post apocalyptic

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There are many things in life that I’d like 200 pounds of. Gold, rubies, diamonds and VT220s all top my list. What I didn’t want, but did little to prevent, is arriving at 200 pounds of body mass again. This year has brought stress from a number of quarters which have all convinced me to hide in a corner and eat. Well, fie to that I say.

With the major eating holiday over and the leftovers nearly gone, I can begin to work off some of my unwanted girth. If Boston gets a relative dry winter, I will able able to walk off a good deal of weight. If the city gets snowbound for long stretches of time, I’ll need a plan B, which, God help me, may involve spending money on a gym membership.

Still, I hate reading blogs about people bitching about their weight, so I’ll give you a glimpse into one of my secret desires. In the late 90’s, Interplay released a computer role playing game (CRPG) called Fallout, in which you, as the survivor of WWIII, had to journey out of your bomb shelter vault to fetch a much needed tech thingie for your vault’s continued well being. Along the way, you get into wacky hyjinx with dogs, raiders, ghouls and super mutants. Did I mention the large irradiated bugs? There’s plenty of them too. A good time is guaranteed for all.

A few years later, Interplay released a sequel sagaciously called Fallout 2. Set a couple of decades after the first game, the new adventure casts you as a descendent of the original “Vault Dweller,” who became too much of a barbarian to live in the Vault he saved and so he founded a village. As an uncouth “tribal,” you must find a pre-war tech thingie that will dispel a withering disease that afflicts the village. The adventure is much bigger, taking place on the shattered Pacific coast of the US. This is the game I fell in love with (although I must say, I didn’t care for the ending very much). Fallout 2 captured a lot of the magic of paper and pencil RPGs that I loved as a kid. Unfortunately, Interplay went tits up a few years ago, so the Fallout line is pretty much dead. Let’s not speak of Fallout: Tactics, shall we?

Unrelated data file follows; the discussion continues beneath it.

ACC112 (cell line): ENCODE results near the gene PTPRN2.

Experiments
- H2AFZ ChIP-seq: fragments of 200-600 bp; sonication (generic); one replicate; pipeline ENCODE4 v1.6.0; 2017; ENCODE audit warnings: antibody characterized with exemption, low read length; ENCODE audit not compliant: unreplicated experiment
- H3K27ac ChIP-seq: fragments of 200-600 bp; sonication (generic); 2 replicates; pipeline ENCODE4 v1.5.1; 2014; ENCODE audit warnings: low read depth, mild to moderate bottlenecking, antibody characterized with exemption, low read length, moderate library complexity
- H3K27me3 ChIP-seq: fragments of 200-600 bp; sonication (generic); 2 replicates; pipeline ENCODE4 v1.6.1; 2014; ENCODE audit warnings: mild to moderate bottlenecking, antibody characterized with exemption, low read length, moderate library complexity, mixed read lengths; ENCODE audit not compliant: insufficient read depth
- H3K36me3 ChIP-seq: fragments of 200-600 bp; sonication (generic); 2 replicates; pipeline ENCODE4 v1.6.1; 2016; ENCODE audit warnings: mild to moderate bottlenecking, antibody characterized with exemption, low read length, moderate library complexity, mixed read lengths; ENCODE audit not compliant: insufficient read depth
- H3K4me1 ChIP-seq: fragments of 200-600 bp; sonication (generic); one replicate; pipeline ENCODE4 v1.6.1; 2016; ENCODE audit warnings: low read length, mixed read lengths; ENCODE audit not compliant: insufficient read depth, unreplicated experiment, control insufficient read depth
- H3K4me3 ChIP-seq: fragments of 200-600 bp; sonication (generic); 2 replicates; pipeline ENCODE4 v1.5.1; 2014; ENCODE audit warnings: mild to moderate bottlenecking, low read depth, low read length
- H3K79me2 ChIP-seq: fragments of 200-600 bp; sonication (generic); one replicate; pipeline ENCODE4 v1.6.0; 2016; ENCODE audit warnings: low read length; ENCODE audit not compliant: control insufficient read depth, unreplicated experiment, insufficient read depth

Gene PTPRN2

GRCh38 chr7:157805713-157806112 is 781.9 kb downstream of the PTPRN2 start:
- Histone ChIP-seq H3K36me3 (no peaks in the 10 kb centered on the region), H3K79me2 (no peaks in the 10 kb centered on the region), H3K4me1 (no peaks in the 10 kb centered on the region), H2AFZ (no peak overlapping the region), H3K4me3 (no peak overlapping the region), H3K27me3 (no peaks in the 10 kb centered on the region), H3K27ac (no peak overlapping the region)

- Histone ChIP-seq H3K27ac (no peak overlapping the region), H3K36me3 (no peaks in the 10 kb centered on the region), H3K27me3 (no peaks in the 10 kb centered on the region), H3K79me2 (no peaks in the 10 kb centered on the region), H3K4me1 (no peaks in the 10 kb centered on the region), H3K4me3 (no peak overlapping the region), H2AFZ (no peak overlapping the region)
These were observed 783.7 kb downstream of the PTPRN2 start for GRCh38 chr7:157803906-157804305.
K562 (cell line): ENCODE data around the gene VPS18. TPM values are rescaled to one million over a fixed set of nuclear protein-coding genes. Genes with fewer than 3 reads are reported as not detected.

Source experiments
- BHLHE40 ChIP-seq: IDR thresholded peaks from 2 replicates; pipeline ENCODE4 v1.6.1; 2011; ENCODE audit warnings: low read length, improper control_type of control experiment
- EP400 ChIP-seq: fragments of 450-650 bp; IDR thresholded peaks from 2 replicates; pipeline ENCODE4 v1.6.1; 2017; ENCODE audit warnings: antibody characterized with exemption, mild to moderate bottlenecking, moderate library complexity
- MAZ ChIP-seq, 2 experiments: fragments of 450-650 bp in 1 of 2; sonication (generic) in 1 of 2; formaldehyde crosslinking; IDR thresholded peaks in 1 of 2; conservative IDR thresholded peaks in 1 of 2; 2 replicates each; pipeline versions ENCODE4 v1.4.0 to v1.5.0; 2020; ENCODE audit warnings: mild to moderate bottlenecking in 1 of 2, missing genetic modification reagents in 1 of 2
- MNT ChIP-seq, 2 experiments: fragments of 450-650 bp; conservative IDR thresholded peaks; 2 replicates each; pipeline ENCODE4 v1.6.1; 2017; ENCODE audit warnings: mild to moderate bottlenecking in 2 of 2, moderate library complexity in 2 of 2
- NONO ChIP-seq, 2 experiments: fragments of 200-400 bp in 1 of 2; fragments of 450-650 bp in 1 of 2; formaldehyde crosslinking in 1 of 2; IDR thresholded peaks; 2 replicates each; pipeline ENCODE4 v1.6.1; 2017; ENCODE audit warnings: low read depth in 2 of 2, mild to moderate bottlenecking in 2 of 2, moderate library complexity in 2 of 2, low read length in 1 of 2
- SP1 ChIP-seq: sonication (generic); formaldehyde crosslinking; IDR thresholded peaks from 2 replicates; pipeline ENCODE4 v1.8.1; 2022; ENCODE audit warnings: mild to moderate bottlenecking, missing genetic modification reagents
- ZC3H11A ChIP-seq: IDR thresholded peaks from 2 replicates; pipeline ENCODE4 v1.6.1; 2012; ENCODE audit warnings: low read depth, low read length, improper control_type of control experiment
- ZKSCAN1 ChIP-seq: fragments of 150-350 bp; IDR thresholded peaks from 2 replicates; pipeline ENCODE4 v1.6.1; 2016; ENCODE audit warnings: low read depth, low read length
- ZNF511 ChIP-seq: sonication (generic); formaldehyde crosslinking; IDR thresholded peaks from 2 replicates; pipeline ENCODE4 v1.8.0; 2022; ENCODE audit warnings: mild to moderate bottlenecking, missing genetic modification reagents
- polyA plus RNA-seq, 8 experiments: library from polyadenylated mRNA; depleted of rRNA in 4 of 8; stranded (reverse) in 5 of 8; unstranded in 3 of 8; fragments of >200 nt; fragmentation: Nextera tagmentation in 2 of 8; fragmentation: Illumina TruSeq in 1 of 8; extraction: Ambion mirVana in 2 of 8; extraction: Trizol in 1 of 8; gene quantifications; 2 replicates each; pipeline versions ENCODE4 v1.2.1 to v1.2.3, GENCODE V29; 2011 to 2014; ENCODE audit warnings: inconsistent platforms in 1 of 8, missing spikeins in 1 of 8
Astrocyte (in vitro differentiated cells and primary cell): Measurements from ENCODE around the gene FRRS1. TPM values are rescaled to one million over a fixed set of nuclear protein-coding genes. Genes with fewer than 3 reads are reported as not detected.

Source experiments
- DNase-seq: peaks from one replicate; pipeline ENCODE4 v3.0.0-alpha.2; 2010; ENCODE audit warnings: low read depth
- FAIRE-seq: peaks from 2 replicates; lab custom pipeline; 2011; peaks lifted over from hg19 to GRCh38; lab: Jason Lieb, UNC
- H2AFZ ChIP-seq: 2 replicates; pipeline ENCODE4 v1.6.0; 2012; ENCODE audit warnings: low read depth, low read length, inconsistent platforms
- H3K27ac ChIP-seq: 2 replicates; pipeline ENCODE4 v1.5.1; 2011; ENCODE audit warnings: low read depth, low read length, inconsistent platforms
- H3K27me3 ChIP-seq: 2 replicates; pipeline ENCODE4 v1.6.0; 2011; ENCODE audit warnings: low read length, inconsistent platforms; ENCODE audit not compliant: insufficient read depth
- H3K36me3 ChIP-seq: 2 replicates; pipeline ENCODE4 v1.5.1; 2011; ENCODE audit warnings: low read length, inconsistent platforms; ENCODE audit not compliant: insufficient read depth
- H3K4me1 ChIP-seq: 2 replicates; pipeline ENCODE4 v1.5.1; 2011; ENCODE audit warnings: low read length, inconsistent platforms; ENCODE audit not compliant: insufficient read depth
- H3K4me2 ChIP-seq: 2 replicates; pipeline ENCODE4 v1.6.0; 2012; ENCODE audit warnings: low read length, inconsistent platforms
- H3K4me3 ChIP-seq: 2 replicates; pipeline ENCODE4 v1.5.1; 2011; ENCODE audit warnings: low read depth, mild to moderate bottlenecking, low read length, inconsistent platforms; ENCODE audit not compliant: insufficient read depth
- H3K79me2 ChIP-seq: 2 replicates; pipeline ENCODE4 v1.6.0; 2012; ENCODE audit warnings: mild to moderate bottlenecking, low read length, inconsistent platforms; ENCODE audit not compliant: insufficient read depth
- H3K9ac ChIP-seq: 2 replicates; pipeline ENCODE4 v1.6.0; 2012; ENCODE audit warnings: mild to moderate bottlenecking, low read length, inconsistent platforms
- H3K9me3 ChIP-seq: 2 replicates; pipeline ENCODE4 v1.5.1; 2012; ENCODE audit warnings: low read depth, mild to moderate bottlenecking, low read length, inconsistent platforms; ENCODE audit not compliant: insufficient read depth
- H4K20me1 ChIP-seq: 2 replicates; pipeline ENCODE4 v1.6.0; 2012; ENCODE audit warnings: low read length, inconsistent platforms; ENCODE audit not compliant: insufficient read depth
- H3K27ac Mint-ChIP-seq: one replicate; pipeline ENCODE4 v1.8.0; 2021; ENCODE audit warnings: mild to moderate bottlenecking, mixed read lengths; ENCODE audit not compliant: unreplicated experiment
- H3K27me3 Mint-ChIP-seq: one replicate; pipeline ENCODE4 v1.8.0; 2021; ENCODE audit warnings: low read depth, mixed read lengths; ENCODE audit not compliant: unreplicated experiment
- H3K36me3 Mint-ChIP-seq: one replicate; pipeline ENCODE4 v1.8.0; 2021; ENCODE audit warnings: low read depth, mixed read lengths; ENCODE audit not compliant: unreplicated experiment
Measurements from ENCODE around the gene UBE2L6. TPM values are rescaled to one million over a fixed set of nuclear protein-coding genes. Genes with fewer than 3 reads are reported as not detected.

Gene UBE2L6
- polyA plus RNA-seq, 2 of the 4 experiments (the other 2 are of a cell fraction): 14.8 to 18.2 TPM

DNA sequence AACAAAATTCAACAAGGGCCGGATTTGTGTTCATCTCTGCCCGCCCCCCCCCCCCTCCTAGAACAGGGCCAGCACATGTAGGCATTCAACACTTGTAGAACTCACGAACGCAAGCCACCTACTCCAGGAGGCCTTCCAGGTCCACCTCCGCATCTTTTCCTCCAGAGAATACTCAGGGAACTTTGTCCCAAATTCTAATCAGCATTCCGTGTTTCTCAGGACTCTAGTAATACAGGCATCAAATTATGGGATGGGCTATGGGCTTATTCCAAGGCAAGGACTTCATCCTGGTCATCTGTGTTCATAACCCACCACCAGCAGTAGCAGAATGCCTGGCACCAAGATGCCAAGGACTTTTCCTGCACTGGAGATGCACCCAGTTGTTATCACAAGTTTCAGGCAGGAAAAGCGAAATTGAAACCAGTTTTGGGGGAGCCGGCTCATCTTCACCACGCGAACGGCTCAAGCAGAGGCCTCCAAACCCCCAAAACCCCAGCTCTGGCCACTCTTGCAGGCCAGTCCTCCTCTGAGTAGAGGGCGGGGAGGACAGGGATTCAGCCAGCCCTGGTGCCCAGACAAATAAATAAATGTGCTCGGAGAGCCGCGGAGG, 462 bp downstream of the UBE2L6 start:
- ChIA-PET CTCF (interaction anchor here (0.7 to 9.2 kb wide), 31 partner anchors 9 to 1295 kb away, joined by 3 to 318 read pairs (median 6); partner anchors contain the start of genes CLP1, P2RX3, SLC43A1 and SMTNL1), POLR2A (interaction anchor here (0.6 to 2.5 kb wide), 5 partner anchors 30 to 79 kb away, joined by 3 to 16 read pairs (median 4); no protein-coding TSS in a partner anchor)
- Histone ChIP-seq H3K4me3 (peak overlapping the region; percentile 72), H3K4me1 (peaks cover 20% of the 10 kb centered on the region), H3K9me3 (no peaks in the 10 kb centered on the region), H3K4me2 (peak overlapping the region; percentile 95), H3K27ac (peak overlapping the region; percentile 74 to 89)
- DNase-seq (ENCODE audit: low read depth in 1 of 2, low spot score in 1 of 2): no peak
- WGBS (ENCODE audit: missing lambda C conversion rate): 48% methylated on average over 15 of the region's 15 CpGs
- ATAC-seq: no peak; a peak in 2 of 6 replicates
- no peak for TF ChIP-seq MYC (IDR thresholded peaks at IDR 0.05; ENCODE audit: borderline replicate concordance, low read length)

It turns out that I’m not the only fan of Fallout. That honor must go to a group of Russians, who spent a great deal of time reverse engineering and tampering with Fallout to make modifications. The good news is that there are a number of tools to make new adventures in worlds of Fallout and Fallout 2. The bad news is that the game engines (by Bioware) are complicated. I guess that part of the fun of hacking.

Now for my secret desire: I’d like to implement out D&D modules using the Fallout 2 engine. It’s a simple thing to recast the medieval fantasy setting into the retro future world of Fallout. I’d like to start with B2 The Keep on the Borderlands, as that is both simple and very much in line with the rest of Fallout.

I’m keeping notes on my hacking quest. I’m trying to learn the scripting language, which isn’t bad but has a number of unfortunated C language idioms. I think I get how simple dialogs and quests work (and how to make those appear in the PIPboy PDA). Somethings I can’t do are new graphics, because I have no graphic talent. That’s a blessing, though. I can focus on scripting the adventure and simple reuse what’s there.

If I succeed even a little at this, I’ll write up my hacking adventure. I’m certain people will continue to hack on Fallout for several years.